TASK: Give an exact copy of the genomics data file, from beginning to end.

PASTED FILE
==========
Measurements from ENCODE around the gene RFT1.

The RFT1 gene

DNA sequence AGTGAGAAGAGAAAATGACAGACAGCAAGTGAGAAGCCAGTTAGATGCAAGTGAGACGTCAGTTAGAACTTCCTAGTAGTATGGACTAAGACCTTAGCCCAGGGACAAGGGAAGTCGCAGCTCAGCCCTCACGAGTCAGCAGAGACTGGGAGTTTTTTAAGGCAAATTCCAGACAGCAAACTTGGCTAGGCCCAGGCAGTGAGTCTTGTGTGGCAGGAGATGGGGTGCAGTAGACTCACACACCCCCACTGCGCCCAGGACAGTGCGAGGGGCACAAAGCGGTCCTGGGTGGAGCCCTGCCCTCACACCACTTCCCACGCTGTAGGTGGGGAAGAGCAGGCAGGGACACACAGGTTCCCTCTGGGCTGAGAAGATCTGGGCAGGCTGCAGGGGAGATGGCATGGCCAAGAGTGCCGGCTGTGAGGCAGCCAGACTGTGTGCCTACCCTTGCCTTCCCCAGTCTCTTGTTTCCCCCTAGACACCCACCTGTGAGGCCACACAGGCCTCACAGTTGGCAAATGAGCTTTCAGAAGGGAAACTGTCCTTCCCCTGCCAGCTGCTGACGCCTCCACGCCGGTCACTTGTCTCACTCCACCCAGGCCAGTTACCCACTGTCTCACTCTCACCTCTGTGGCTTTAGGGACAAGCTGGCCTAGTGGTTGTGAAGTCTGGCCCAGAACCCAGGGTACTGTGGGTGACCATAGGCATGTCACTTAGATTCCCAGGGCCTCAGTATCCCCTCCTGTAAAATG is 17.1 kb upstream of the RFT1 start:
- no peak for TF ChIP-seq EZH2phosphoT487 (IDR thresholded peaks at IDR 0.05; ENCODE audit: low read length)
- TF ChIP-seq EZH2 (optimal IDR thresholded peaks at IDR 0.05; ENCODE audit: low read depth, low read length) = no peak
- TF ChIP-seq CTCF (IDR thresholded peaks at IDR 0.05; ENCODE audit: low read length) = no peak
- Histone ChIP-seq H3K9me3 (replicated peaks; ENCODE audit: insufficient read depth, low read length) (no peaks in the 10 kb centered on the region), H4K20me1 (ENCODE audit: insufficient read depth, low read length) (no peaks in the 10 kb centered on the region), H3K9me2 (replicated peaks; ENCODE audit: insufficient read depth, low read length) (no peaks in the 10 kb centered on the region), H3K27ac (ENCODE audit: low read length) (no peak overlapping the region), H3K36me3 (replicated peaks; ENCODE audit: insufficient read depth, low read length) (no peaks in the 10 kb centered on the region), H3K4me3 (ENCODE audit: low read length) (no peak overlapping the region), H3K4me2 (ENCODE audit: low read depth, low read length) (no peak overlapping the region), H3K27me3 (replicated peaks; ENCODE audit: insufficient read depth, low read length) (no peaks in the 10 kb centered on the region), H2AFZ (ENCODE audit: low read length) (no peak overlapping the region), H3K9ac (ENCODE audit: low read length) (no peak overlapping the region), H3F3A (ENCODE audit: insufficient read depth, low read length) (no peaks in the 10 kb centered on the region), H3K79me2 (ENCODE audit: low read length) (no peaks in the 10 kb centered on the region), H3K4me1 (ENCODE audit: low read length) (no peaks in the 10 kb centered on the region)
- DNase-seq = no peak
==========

Measurements from ENCODE around the gene RFT1.

The RFT1 gene

DNA sequence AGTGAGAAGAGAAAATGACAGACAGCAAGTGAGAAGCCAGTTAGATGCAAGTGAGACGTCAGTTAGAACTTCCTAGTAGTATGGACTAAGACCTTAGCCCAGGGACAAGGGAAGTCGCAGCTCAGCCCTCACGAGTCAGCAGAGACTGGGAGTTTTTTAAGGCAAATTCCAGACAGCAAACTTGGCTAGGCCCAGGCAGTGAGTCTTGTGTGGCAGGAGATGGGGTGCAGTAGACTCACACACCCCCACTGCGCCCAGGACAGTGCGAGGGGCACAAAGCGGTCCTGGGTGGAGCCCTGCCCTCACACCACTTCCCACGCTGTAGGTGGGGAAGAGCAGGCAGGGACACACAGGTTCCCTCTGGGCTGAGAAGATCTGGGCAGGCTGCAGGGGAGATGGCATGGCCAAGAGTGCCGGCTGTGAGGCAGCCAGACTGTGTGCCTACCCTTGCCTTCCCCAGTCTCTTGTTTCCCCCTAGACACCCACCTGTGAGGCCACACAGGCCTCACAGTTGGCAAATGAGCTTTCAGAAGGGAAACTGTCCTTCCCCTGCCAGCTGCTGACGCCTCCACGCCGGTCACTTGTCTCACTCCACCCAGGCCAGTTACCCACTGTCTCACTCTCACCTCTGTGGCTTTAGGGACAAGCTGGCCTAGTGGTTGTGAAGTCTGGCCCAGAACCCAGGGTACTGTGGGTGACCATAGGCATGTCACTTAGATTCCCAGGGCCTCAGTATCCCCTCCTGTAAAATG is 17.1 kb upstream of the RFT1 start:
- no peak for TF ChIP-seq EZH2phosphoT487 (IDR thresholded peaks at IDR 0.05; ENCODE audit: low read length)
- TF ChIP-seq EZH2 (optimal IDR thresholded peaks at IDR 0.05; ENCODE audit: low read depth, low read length) = no peak
- TF ChIP-seq CTCF (IDR thresholded peaks at IDR 0.05; ENCODE audit: low read length) = no peak
- Histone ChIP-seq H3K9me3 (replicated peaks; ENCODE audit: insufficient read depth, low read length) (no peaks in the 10 kb centered on the region), H4K20me1 (ENCODE audit: insufficient read depth, low read length) (no peaks in the 10 kb centered on the region), H3K9me2 (replicated peaks; ENCODE audit: insufficient read depth, low read length) (no peaks in the 10 kb centered on the region), H3K27ac (ENCODE audit: low read length) (no peak overlapping the region), H3K36me3 (replicated peaks; ENCODE audit: insufficient read depth, low read length) (no peaks in the 10 kb centered on the region), H3K4me3 (ENCODE audit: low read length) (no peak overlapping the region), H3K4me2 (ENCODE audit: low read depth, low read length) (no peak overlapping the region), H3K27me3 (replicated peaks; ENCODE audit: insufficient read depth, low read length) (no peaks in the 10 kb centered on the region), H2AFZ (ENCODE audit: low read length) (no peak overlapping the region), H3K9ac (ENCODE audit: low read length) (no peak overlapping the region), H3F3A (ENCODE audit: insufficient read depth, low read length) (no peaks in the 10 kb centered on the region), H3K79me2 (ENCODE audit: low read length) (no peaks in the 10 kb centered on the region), H3K4me1 (ENCODE audit: low read length) (no peaks in the 10 kb centered on the region)
- DNase-seq = no peak